Barry Munday, chairman of PRP Architects, explains why design codes are vital to restoring the public’s faith in the development industry

Anyone who has seen the recently released film about Louis Khan, My Architect: A Son’s Journey, will have been amused by the tirade launched at the work of the celebrated architect by retired Philadelphia city planner Edmund Bacon. As he explains why it was Khan was never invited to plan the redevelopment of his native city, we are shown nightmarish images from Khan’s sketchbook of huge edge-of-city car parks and a city centre populated by buildings of monumental scale sitting in acres of space. The film then cuts to modern Philadelphia, presumably conceived along the lines of Bacon’s own vision; it looks different, but every bit as unappealing.

The scene is a classic example of the way in which many of our own towns and cities have been scrapped over by “visionary” planners and architects for the past 50 or 60 years. Away from the city centre it is little better. The suburban sprawl of low-density housing built to formulaic design has become the equally unhappy legacy of private housebuilders and local authorities that have scant regard for a sense of place or history.

It is little wonder that the general public is largely anti-development, fearing that whatever is built will result in an overall loss of amenity rather than the creation of something wonderful.

Bearing in mind that we need many tens of thousands of extra homes each year, public faith in the housing development industry desperately needs to be restored. The current debate about design codes should, in my view, be about precisely this issue. Will such codes create better and more popular places than would otherwise occur? The answer has to be yes, but a qualified yes. We have after all, had such codes for centuries and to a large extent we are only just rediscovering the art of good townscaping. But the new paradigm needs to include all stakeholders and not just the local planning authority and the developer. We cannot ignore the sensitivities of communities to change.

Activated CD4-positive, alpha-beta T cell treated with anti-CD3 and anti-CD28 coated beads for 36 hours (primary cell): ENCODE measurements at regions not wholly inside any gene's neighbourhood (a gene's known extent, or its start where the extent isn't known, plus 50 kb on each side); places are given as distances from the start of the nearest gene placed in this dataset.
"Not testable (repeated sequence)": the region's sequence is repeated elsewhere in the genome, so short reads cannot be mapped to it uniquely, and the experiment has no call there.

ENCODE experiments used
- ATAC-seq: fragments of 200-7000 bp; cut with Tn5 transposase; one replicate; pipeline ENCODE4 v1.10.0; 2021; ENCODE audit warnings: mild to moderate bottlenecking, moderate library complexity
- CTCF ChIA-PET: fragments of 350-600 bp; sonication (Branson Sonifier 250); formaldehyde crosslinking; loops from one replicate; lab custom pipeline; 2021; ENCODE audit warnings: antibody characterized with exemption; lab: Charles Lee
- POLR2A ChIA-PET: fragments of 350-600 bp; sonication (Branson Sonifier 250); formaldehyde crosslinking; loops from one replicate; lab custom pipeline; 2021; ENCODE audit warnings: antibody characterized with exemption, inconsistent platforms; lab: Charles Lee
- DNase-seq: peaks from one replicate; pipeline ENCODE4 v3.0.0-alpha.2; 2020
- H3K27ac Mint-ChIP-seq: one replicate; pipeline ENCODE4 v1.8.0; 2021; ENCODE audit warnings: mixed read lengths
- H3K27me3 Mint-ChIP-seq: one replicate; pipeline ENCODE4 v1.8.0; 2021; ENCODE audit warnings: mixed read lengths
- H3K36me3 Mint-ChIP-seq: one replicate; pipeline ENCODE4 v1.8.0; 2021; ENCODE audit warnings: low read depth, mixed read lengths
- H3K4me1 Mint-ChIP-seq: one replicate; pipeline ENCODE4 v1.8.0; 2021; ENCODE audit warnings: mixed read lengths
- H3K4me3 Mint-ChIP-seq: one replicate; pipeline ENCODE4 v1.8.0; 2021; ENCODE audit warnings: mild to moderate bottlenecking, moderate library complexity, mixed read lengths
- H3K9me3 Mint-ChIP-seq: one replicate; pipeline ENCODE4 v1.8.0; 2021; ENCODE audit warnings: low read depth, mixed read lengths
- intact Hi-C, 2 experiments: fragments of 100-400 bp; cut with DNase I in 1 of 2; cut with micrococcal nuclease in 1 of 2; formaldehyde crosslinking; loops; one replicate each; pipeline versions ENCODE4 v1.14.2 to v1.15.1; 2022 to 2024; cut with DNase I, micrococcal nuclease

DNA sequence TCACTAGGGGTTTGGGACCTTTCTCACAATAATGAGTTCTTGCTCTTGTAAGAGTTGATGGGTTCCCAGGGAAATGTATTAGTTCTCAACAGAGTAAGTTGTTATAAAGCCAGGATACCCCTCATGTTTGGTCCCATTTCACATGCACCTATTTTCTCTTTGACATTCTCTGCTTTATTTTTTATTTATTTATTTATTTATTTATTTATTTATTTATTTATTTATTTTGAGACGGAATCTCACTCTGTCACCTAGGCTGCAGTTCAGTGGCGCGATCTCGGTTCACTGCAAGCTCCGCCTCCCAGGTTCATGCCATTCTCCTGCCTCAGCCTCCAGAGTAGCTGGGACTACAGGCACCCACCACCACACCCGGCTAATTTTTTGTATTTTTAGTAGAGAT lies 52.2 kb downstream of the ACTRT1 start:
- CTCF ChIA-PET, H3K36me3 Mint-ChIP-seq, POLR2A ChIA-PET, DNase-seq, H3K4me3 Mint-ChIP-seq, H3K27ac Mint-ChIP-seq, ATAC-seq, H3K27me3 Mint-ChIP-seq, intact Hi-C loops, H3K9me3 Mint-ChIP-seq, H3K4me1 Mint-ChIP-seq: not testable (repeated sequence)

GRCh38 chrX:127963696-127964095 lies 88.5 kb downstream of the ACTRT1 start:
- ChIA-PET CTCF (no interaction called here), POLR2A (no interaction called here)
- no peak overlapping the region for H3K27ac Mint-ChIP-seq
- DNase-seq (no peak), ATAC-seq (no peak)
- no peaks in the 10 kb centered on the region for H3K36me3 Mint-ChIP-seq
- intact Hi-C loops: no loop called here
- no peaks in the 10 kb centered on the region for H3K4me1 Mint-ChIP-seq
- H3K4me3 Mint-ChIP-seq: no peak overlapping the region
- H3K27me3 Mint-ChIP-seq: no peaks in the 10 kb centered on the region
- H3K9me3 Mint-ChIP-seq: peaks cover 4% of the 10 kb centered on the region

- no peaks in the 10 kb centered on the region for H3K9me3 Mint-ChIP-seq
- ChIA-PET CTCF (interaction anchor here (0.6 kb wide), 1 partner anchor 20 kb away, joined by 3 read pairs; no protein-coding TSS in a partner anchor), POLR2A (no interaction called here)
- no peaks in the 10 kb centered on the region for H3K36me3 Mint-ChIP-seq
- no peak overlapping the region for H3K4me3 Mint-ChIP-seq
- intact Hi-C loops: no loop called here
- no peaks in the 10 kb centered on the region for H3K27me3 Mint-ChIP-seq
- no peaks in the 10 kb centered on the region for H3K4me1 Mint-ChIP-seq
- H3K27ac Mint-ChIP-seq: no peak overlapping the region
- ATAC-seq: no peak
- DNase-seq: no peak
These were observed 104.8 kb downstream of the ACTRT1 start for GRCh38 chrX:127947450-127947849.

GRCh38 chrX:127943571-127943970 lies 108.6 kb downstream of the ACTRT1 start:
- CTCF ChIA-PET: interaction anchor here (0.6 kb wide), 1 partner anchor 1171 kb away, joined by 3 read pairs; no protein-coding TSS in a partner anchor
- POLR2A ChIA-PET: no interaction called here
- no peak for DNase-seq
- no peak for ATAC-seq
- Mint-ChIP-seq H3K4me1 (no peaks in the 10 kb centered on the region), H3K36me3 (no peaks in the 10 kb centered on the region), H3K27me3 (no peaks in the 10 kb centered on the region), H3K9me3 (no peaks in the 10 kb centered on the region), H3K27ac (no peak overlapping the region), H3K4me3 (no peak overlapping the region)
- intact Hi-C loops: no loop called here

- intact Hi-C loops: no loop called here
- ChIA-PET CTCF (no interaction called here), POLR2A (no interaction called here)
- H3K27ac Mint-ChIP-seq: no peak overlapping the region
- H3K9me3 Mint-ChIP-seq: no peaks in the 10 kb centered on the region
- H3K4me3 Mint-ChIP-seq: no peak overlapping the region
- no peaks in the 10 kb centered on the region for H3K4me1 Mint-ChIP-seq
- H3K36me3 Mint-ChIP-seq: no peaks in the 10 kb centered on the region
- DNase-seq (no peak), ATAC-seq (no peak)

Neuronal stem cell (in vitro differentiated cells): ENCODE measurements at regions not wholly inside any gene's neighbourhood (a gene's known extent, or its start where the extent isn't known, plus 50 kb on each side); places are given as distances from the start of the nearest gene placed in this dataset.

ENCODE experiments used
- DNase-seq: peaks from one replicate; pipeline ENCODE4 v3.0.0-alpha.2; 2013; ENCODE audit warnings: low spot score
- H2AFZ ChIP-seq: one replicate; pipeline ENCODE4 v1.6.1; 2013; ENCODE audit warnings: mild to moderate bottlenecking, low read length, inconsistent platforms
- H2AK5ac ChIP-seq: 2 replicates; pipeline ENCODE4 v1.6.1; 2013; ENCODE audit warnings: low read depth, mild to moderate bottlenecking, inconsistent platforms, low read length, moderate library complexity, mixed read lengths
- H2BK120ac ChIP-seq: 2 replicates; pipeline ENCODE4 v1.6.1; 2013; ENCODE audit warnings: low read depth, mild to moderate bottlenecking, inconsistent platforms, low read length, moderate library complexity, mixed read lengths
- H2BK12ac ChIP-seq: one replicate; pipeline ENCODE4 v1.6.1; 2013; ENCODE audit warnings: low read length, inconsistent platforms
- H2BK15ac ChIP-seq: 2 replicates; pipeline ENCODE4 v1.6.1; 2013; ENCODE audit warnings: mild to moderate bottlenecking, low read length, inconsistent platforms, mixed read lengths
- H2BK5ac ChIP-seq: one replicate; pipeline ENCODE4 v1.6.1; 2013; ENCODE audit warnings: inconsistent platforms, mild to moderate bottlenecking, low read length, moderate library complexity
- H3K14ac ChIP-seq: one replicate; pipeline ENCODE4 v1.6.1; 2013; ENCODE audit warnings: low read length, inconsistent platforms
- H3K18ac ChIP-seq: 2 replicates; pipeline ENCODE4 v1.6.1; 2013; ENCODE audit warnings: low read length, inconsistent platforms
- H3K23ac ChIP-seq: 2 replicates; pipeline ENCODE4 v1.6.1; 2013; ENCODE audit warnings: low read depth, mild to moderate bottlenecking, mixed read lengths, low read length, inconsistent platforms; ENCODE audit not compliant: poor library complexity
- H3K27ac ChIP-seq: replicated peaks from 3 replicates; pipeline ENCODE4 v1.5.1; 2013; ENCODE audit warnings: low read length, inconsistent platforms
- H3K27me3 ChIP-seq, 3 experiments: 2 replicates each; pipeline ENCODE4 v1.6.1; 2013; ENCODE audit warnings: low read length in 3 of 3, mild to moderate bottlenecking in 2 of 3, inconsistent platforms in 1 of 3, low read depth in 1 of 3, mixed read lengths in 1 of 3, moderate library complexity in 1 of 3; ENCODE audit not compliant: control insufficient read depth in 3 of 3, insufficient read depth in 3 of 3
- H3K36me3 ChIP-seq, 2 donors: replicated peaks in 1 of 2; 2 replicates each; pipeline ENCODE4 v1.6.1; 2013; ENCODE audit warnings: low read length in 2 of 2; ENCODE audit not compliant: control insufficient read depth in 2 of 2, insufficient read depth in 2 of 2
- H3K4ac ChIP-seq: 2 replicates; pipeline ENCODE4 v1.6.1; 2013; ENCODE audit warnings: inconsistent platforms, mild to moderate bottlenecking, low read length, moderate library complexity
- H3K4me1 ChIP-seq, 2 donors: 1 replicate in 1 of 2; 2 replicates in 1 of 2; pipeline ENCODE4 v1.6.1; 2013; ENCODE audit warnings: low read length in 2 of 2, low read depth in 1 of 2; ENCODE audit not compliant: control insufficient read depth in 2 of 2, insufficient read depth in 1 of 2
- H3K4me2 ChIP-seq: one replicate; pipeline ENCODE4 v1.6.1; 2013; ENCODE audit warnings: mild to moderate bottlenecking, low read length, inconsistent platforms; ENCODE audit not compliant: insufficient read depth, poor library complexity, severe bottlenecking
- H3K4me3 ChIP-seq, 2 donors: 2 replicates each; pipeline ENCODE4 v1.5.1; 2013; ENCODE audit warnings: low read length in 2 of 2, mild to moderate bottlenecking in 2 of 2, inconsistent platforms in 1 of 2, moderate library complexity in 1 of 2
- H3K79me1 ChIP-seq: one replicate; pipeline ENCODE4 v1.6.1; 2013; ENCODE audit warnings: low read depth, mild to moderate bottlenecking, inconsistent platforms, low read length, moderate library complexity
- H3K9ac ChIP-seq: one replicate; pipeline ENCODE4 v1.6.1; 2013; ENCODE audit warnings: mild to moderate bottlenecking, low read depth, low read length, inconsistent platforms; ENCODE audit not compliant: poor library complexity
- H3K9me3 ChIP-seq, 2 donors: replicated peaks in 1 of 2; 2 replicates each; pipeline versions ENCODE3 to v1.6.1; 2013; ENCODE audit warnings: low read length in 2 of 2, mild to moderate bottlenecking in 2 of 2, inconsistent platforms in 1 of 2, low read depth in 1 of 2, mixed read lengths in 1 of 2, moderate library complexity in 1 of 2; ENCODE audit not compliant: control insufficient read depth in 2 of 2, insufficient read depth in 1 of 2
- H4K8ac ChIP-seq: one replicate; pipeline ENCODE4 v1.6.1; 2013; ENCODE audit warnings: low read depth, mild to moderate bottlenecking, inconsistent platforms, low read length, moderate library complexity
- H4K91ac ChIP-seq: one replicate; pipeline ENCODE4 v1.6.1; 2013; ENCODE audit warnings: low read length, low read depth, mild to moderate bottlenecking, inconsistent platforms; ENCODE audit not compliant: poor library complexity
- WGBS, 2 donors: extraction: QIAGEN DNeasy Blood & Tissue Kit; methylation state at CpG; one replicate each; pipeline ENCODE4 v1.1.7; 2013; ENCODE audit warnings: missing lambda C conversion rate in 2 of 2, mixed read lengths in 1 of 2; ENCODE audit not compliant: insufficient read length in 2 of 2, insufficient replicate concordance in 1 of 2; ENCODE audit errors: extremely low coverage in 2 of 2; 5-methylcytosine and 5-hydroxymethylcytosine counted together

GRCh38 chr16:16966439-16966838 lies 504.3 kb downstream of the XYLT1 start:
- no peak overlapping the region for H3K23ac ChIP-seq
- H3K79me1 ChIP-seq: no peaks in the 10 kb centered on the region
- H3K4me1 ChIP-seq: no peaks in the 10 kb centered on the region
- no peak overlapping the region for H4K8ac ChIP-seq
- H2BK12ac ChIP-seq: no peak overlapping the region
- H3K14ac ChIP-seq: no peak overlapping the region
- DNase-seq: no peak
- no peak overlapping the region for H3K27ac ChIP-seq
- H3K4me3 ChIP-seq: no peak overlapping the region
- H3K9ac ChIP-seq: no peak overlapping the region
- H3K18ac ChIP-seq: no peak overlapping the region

It is little wonder the general public is anti-Development fearing that whatever is built will result in an overall loss of amenity rather than the creation of something wonderful

Design should start with analysis of the context and an exploration of the “pattern language” of familiar, well-loved and cared-for places. If we can build upon the familiar and the well-loved, we will begin to engender support and enthusiasm.

Each site is unique and no universal design code will do. Development must be based on a rationale that includes historic, geographic and cultural values as well as the purely practical. This evolution needs to occur through consensus and not through confrontation. “Enquiry by Design”, the essentially collaborative and inclusive method for resolving disputes conceived by the Prince of Wales’s architectural trust, The Prince’s Foundation, is a step forward. Turning such enquiries into a design code that all those with a vested interest can sign up to is potentially very powerful.

If we can work towards these goals with a little more humility and less professional hubris we might once again start to create popular developments where people can live and thrive.

Household numbers
ODPM statistics show that the number of households is growing 26% faster than was projected five years ago.

Ken Livingstone
Government plans to give regional assemblies responsibility for drawing up regional housing strategies will consolidate the mayor's control over the capital's home supply.

Affordable housing in north-east Wales and West Cheshire
Employment growth in the region is outstripping housing supply and threatening affordability, warns a sub-regional study.

The supply of central London land, according to FPDSavills.
The shortage is good news for housebuilders as it should keep property prices steady, with average £/ft2 in the capital now at £509.